How Singapore Is Using the IoT to Build a Smart-Nation Platform

Chan Cheow Hoe, Singapore's chief information officer, says Internet of Things technologies are playing a role in most of the city-state's projects regarding transportation, health care and environmental sustainability.
By Mary Catherine O'Connor

IOT Journal: In how much of your day-to-day job are you working on projects related to the IoT?

Chan: The IoT is really nascent and evolving, so how you define it changes all the time. Really, almost everything we do in the government connects to IoT. The big thing with IoT is really about connecting devices to the core infrastructure. So we're building what we call a smart nation platform and we're seeking to connect everything. IoT is really general, and can encompass anything from a TV to sensors to cameras.

Let's start with transportation. Like any island nation, [transportation] has always been a big issue in Singapore. One thing that becomes apparent is that most countries try to build their way out of the problem. You build more roads, train lines, more infrastructure. But it's getting impossible to do that in Singapore, so the focus is more about optimization. How can we make better use of the existing infrastructure? Whether you're talking roads or train lines, utilization is actually pretty low. There are two peak hours in the morning and at night, where they are at 150 percent capacity, but then in the middle of the day it's like 30 percent capacity. So how do you optimize the use of the infrastructure? That is where IoT comes to the plate.

Many people in Singapore take busses, which are efficient except that when going from point A to point B, you might have to make 25 stops. That is how it's designed. Is that a good thing? Well most people do not want have to make so many stops, it can take an hour to get to work. So one of the things we did is use big data, based on the RFID fare cards, which gives us information on all the journeys—what time individuals get on the bus, how far they travel, where they get off. And when our guys analyzed the data, they found a logical congregation of people going from one point to another, so this how we decided to start what we call a Beeline service. With that, if you have 80 people who want to go from one point to the next, they go direct. It became quite popular.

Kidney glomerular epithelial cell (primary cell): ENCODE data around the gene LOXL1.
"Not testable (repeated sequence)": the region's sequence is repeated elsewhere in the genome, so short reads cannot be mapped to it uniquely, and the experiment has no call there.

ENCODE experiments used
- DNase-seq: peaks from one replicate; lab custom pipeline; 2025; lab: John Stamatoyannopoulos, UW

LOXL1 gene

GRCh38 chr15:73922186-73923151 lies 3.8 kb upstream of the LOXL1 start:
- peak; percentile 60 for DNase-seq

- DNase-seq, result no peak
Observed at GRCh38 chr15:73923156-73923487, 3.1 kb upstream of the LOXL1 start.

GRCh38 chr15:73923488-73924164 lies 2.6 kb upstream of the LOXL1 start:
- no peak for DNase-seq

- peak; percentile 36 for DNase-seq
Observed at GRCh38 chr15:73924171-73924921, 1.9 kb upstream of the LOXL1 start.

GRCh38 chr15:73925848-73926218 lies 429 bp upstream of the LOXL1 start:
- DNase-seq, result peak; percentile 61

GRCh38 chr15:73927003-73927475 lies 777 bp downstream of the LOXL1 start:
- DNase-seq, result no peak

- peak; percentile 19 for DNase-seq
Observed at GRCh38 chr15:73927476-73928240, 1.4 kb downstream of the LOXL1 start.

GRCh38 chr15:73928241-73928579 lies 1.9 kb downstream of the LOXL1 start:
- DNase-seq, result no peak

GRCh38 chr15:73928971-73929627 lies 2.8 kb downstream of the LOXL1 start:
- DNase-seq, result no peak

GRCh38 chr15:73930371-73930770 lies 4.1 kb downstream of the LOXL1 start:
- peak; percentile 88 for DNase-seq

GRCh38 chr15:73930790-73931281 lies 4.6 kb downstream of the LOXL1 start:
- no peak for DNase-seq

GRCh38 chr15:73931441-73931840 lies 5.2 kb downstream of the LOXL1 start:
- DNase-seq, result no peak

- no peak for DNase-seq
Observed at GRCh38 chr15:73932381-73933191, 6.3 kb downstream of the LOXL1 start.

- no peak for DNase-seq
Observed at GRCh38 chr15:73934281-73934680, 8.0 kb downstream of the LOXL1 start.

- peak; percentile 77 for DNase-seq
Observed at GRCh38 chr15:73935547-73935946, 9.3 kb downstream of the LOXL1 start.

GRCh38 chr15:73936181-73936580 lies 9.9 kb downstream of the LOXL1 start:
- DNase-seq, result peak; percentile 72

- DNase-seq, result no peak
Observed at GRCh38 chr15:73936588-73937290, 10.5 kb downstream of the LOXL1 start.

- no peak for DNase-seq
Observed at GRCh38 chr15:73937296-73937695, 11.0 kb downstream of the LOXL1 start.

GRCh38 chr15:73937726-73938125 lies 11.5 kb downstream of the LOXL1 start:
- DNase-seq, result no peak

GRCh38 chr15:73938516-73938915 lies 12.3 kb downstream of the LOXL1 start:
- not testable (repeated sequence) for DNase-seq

IOT Journal: So these are essentially express bus routes, but provided by private shuttle companies, and users book the rides using the Beeline smartphone app, so that routes and timetables are activated by community demand?

Chan: Yes, it is dynamic, because it is based on the way people move [which changes over time] and suggests routes that are economically feasible for the bus companies to run. So that's one example of how we use data. A lot of the IoT is about data, and I think that is something that people do not realize. Most of the time, it's about how you use data to optimize certain things. We use data as much as we can to get people away from driving.

IOT Journal: We recently read about an autonomous car pilot program in Singapore, whereby individuals will be able to hail driverless taxis with their smartphones. It sounds like you're trying to beat Uber to the punch in getting those cars on the road.

Chan: It's a limited trial at the moment. AVs [autonomous vehicles] are a big thing at the moment, and there is a presupposition that autonomous vehicles will increase efficiency. I think that one of the things about AV [that people do not talk about] is that it's also about the last mile. In any urban environment, one of the big problems is that you go from one station to another station, but getting from the station to your workplace or house is difficult. So our AV pilot is evaluating whether these vehicles can actually serve the last mile, and I think that is going to be quite useful.

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